One thing I’ve yet to see from someone supporting bar and club smoking bans is a serious attempt to justify a ban as such. Even assuming that you’ve established that there’s a public interest in, say, protecting waiters from smoke, and that this interest justifies regulations, you still have to show that you can’t achieve your goal with something weaker than a ban. If incentives or regulatory “nudges” do roughly the same work, then they’re to be preferred.
In the case of smoking bans, there are a lot of replacement options, and it’s a heavy burden to argue that they wouldn’t suffice. Here are a few ideas I’ve brainstormed–someone more familiar with restaurant or OSHA regulations could surely find more:
- Require expensive licenses for bars that allow smoking
- Auction a limited number of smoking permits
- Mandate a wage-supplement for servers and bartenders in smoking restaurants (perhaps this wouldn’t work because it couldn’t apply to cooks, etc).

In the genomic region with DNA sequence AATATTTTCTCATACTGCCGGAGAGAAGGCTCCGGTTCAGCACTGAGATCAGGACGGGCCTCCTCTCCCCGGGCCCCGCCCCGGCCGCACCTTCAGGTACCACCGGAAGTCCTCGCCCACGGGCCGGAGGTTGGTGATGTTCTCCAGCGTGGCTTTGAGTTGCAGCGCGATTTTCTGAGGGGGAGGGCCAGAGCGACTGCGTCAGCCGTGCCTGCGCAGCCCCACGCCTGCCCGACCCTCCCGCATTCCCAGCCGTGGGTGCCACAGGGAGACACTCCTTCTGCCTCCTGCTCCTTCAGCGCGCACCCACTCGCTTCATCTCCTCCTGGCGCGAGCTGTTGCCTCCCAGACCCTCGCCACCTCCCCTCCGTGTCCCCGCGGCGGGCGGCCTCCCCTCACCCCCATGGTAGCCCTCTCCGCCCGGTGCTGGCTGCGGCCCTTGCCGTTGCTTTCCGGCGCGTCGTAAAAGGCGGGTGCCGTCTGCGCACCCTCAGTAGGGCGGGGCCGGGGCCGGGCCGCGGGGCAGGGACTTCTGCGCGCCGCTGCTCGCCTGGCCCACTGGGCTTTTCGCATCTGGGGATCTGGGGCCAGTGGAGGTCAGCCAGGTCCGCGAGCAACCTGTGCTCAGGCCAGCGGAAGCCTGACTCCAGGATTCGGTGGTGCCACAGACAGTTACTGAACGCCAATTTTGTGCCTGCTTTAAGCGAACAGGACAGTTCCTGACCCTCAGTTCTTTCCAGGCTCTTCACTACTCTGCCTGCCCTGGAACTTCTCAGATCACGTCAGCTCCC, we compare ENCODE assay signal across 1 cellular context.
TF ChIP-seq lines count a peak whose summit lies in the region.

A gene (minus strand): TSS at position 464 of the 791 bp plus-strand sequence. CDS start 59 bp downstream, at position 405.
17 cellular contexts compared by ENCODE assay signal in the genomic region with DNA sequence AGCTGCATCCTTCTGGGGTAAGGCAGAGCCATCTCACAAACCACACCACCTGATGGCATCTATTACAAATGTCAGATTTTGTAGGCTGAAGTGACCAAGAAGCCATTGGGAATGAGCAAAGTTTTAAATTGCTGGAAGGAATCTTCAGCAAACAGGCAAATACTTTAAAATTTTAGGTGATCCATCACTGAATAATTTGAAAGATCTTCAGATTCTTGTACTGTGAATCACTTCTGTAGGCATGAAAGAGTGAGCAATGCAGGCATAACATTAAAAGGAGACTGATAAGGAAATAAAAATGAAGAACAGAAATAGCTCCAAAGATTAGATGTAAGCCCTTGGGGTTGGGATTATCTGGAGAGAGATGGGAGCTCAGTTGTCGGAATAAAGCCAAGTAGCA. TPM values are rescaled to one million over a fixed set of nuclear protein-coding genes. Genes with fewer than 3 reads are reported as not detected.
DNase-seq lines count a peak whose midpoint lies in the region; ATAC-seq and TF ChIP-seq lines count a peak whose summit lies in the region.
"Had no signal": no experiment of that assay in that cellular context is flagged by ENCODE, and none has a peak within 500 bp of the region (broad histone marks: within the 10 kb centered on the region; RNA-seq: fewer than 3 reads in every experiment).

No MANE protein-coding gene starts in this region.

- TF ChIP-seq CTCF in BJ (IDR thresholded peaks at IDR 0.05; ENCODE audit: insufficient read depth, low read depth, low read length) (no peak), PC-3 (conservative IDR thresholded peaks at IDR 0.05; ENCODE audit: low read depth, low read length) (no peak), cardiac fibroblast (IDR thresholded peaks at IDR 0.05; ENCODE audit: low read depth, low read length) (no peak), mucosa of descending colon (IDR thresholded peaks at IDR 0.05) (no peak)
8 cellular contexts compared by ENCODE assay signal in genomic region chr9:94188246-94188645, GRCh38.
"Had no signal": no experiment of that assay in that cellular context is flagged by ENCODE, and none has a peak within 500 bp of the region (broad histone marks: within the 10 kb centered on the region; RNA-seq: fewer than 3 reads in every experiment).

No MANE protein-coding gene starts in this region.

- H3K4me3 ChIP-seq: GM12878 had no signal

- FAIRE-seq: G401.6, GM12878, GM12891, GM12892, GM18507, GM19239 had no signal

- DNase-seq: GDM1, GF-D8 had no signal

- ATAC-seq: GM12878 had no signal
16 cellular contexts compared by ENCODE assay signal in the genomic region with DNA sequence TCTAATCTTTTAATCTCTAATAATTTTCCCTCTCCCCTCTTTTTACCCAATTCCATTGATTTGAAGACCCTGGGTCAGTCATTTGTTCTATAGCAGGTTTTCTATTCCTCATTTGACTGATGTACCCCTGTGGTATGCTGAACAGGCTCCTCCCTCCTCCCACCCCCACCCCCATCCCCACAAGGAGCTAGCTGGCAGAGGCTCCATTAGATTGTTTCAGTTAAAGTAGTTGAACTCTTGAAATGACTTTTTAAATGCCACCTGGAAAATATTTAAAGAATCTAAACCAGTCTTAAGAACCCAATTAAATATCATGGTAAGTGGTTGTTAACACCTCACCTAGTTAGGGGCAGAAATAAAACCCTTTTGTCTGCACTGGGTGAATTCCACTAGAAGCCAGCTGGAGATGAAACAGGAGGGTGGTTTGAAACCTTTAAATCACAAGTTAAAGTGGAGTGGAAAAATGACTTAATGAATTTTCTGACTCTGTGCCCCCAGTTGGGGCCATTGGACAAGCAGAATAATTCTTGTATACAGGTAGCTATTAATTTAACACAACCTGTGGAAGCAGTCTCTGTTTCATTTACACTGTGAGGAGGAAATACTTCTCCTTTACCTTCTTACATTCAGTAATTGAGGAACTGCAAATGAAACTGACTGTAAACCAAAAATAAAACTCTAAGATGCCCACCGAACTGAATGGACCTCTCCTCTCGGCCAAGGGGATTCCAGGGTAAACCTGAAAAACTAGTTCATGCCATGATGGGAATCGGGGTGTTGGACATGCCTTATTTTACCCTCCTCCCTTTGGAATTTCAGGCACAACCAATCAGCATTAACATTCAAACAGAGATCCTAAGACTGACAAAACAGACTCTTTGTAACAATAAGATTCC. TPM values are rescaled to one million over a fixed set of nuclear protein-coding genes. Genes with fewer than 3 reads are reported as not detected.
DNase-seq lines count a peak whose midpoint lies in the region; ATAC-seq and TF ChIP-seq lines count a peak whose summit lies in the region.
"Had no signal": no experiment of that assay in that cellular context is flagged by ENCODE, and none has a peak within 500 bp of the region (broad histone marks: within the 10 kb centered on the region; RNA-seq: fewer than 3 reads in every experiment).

Bear in mind that roughly a third of the American public smokes, and food service workers are presumably no exception. There’s little reason to worry about them being exposed to second-hand smoke, so even a regulatory regime that leaves a substantial fraction of bars might be compatible with protection for workers.
There’s a lot of variance in state and local smoking bans, so this challenge applies quite differenly to them. Pennsylvania, for instance, allows smoking in any establishment that makes more than a certain percent (80% maybe?) of its income from alcohol sales. Such laws are much more forgiving, and I legitimately can’t be too bothered by them. That said, I think that they could still be better. Once you’ve admitted that some bars can have smoking, why is the relevant feature the percentage of income coming from booze?